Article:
What is the diluted EPS formula?
The Diluted EPS formula is equal to Net Income less preferred dividends, divided by the total number of diluted shares outstanding (basic shares outstanding plus the exercise of in-the-money options, warrants, and other dilutive securities).
Diluted EPS Formula:
Diluted EPS = (net income – preferred dividends) / (weighted average number of shares outstanding + the conversion of any in-the-money options, warrants, and other dilutive securities)
Diluted EPS example calculation
Below is a simple example of how to calculate diluted EPS for a company without any preferred shares.
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As you will notice in the analysis that was performed, the number of diluted shares outstanding was derived by adding up the number of in-the-money options and assuming they were added to the basic number of shares outstanding in the period.
By doing a full analysis (as shown) we see that in 2017 Basic EPS is $2.45, Diluted EPS is $2.20, and Fully Diluted EPS is $1.96.
The diluted EPS figure of $2.20 paints the most accurate picture for an investor, while the fully diluted EPS figure of $1.96 presents the most conservative (or worst case) scenario.
Why do investors and analysts calculate diluted EPS?
The reason that analysts and investors calculate diluted EPS is that basic EPS may overstate the actual amount of earnings per share that a common shareholder is entitled to.
Companies frequently have dilutive securities outstanding like options and warrants that will increase the total number of shares outstanding when converted.
Since the conversion of option into shares won’t add any additional net income to the business, the increased share count makes the conversion dilutive.
Options may have been granted to employees, for example, that are in-the-money (strike price is below the current market price) but have not been converted yet. If options are in-the-money, they should be accounted for in a diluted EPS calculation.
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Breaking down the numerator – net income and preferred dividends
The numerator of the EPS formula is Net Income – Preferred Dividends. Preferred dividends need to be deducted from net income, since that portion of earnings will not be available to common shareholders, and we are calculating the Earnings Per Share (EPS) for common shareholders.
The standard calculation for Earnings Per Share is net income divided by shares outstanding. In the case of a company that pays a preferred divided, the EPS for common shareholders is Net Income less Preferred Dividends (since those get paid out first) divided by shares outstanding.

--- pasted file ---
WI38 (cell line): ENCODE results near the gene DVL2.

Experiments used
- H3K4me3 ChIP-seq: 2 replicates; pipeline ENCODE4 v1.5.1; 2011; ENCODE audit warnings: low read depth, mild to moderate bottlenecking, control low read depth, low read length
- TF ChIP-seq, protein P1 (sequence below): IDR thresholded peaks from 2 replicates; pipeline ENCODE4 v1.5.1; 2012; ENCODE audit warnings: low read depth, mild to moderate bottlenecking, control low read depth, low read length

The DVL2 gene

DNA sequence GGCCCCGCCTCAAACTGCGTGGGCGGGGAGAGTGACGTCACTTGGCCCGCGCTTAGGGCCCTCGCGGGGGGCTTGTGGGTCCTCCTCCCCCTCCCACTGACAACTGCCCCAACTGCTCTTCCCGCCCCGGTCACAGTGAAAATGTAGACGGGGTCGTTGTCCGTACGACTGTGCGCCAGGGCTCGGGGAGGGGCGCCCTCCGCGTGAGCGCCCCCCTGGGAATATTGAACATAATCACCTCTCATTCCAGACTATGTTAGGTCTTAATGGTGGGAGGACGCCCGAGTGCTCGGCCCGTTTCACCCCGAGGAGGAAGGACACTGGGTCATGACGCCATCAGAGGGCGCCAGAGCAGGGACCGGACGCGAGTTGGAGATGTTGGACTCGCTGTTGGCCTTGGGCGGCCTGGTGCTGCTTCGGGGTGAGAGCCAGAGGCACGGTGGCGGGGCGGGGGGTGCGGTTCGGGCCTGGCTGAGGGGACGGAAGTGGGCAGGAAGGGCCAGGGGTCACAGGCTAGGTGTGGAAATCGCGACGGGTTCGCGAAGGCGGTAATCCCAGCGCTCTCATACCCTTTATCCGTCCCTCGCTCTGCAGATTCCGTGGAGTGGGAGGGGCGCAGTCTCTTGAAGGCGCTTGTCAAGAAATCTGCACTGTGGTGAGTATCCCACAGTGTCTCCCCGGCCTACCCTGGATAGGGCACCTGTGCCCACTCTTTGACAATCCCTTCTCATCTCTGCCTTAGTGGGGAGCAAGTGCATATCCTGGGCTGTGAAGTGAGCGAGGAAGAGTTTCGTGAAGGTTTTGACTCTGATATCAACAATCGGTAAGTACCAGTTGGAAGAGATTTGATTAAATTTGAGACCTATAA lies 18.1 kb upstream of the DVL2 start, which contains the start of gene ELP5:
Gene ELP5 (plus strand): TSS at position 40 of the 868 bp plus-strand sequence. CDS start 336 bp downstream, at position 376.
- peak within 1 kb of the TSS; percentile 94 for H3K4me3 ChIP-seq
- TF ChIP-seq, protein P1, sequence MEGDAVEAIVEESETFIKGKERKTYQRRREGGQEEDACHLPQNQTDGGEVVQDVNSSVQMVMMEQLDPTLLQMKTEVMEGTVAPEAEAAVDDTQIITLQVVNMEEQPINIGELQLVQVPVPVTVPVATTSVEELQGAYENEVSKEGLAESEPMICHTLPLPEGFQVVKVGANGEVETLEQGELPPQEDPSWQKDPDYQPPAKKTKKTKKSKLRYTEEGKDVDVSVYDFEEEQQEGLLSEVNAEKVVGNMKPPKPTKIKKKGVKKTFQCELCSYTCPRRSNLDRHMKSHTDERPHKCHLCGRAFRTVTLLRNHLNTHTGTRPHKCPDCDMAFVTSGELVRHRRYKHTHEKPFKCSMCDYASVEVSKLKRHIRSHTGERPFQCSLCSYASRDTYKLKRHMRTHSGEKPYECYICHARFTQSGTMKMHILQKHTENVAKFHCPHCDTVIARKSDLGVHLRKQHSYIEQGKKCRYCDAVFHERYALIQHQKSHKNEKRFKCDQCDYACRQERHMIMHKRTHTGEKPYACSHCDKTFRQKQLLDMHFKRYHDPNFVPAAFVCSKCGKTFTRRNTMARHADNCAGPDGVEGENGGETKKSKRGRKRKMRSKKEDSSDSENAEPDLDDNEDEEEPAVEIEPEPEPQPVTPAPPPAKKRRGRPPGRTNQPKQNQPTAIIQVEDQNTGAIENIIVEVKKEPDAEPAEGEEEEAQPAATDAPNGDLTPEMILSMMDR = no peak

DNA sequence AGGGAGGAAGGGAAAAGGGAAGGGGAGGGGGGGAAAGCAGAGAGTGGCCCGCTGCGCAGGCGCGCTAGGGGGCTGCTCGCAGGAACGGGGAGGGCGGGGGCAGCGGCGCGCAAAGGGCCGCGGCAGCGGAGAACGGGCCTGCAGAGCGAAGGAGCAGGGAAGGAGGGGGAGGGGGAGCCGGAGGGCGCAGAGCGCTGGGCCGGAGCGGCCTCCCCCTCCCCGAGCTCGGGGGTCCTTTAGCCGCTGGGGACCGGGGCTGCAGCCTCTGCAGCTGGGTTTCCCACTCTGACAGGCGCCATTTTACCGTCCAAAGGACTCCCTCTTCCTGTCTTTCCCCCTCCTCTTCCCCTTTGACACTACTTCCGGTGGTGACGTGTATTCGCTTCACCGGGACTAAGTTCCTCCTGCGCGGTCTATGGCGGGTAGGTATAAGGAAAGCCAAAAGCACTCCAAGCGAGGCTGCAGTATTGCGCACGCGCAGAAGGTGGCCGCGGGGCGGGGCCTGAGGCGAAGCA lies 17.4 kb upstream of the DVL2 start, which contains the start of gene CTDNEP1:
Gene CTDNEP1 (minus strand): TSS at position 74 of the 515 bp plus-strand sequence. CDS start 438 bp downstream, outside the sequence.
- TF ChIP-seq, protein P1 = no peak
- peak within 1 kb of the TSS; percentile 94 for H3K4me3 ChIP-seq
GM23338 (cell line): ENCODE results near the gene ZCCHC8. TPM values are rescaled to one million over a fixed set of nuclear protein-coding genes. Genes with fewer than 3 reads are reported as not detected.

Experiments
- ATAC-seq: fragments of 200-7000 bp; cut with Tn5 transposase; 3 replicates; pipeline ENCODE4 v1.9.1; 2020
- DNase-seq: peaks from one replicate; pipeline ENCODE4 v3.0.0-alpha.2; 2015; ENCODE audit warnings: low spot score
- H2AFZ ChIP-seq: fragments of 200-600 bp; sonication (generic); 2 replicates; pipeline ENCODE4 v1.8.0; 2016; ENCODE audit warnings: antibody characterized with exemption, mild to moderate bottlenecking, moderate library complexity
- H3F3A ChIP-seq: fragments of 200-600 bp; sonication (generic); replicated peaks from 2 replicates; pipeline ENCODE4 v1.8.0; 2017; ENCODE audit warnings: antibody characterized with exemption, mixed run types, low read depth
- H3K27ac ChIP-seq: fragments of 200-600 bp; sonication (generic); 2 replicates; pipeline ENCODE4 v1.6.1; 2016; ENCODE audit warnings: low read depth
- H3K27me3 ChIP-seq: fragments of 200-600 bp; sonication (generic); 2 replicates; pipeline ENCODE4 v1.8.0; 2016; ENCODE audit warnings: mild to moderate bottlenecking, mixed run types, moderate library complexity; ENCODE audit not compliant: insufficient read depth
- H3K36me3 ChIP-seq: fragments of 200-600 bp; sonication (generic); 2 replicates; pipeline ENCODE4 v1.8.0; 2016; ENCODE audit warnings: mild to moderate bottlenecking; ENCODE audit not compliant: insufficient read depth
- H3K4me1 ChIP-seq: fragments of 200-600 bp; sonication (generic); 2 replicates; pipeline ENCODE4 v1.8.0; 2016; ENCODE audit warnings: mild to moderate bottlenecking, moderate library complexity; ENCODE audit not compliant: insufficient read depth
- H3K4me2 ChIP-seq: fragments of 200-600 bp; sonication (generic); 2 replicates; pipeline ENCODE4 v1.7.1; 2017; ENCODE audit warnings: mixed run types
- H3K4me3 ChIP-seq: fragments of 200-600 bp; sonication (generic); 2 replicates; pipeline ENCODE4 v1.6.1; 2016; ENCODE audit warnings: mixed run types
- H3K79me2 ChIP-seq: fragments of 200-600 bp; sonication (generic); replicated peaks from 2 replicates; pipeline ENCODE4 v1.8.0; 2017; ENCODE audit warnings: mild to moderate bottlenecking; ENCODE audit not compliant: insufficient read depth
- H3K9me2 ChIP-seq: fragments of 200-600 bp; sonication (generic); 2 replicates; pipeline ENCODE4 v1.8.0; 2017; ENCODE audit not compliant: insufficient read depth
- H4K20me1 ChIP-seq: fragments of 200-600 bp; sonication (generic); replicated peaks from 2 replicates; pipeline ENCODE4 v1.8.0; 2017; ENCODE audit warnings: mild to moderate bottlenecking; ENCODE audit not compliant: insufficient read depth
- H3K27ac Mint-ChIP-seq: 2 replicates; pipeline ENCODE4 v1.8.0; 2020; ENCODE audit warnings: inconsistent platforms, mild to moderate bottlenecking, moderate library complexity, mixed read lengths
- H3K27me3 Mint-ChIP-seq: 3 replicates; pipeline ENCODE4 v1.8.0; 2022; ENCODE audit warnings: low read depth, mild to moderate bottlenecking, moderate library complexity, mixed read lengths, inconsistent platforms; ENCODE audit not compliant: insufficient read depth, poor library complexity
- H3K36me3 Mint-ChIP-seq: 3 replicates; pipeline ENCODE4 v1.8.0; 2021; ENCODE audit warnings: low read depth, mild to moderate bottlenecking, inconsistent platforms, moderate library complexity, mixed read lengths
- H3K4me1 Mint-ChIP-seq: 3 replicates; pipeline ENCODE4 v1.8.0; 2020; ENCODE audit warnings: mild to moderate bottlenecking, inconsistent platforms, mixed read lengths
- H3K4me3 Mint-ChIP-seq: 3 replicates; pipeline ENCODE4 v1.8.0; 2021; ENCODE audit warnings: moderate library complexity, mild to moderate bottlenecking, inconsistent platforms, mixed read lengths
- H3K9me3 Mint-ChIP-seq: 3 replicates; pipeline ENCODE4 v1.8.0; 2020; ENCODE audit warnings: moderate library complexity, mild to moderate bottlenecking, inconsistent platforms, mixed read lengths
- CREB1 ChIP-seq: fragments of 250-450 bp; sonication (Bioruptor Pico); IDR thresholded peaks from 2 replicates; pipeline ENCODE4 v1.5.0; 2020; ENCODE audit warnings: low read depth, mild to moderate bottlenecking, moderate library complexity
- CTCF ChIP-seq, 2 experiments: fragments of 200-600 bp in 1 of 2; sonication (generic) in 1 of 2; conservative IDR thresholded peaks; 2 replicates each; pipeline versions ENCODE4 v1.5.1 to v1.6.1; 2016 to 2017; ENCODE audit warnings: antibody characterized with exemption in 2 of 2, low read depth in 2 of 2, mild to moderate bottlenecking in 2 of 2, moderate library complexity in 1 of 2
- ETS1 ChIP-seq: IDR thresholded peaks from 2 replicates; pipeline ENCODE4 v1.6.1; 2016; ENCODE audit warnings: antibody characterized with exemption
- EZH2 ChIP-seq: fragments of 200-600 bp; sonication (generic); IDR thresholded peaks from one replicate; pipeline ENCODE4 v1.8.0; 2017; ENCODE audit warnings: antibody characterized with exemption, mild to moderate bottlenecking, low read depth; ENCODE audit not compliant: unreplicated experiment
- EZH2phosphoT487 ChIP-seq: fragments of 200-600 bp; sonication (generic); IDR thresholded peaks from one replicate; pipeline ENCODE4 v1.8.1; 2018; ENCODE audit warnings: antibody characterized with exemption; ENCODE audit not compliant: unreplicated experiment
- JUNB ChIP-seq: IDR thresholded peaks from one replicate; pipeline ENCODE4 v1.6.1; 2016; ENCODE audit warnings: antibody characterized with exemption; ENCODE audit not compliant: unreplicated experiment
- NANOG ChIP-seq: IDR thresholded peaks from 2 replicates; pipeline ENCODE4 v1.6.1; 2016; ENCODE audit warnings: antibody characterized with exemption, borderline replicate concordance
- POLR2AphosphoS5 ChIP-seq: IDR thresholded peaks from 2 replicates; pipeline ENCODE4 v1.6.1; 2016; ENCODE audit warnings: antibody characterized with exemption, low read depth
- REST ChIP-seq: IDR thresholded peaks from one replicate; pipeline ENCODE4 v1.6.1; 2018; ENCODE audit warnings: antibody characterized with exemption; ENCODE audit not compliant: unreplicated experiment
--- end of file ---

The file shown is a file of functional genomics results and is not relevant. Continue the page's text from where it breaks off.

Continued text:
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Breaking down the denominator #1 – shares outstanding
The denominator of the EPS formula is Weighted Average Basic Shares Outstanding + Options + Warrants + Other dilutive securities that are in-the-money.
The weighted average basic shares outstanding is the average number of shares that were outstanding over the time period. If for example, the time period was one year and no shares were issued or repurchased during the year, then the beginning number of shares, ending number of shares, and weighted average number of shares are all equal to each other.
Breaking down the denominator #2 – adjustments to shares outstanding
By looking at the notes in a company’s financial statements, you will find a schedule with a list of all the issued options and warrants, along with their strike or conversion prices and maturity dates.
This is where most of the effort is required. A good financial analyst will recreate a table in Excel with all the details, then compare the strike/conversion prices to the current share price (or average share price over the period) and determine which securities are in-the-money.
The next step is to assume those securities are converted, the company receives the cash, and the number of shares outstanding goes up.
Should you use fully diluted shares outstanding?
It should be noted that you can take the fully diluted number of shares outstanding as the denominator if you want to be the most conservative. It could be overly conservative though, as some of the options may be far out-of-the-money and never convert into shares. For this reason, it’s better to do take the steps
Video Explanation of the Diluted EPS Formula
Below is a short video tutorial that explains how the diluted EPS formula is structured with an example.
Diluted EPS template and calculator
Download the Diluted EPS Formula Excel Template from the Example at the top of this article. The best way to understand how this works is to take the template, audit all the calculations, and try building it again with your own numbers.
Practice makes perfect when it comes to financial modeling, and other ad hoc pieces of financial analysis, such as this diluted EPS calculator.
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We hope this has been a useful guide to understanding the diluted EPS formula, how it works, and why it matters to investors.
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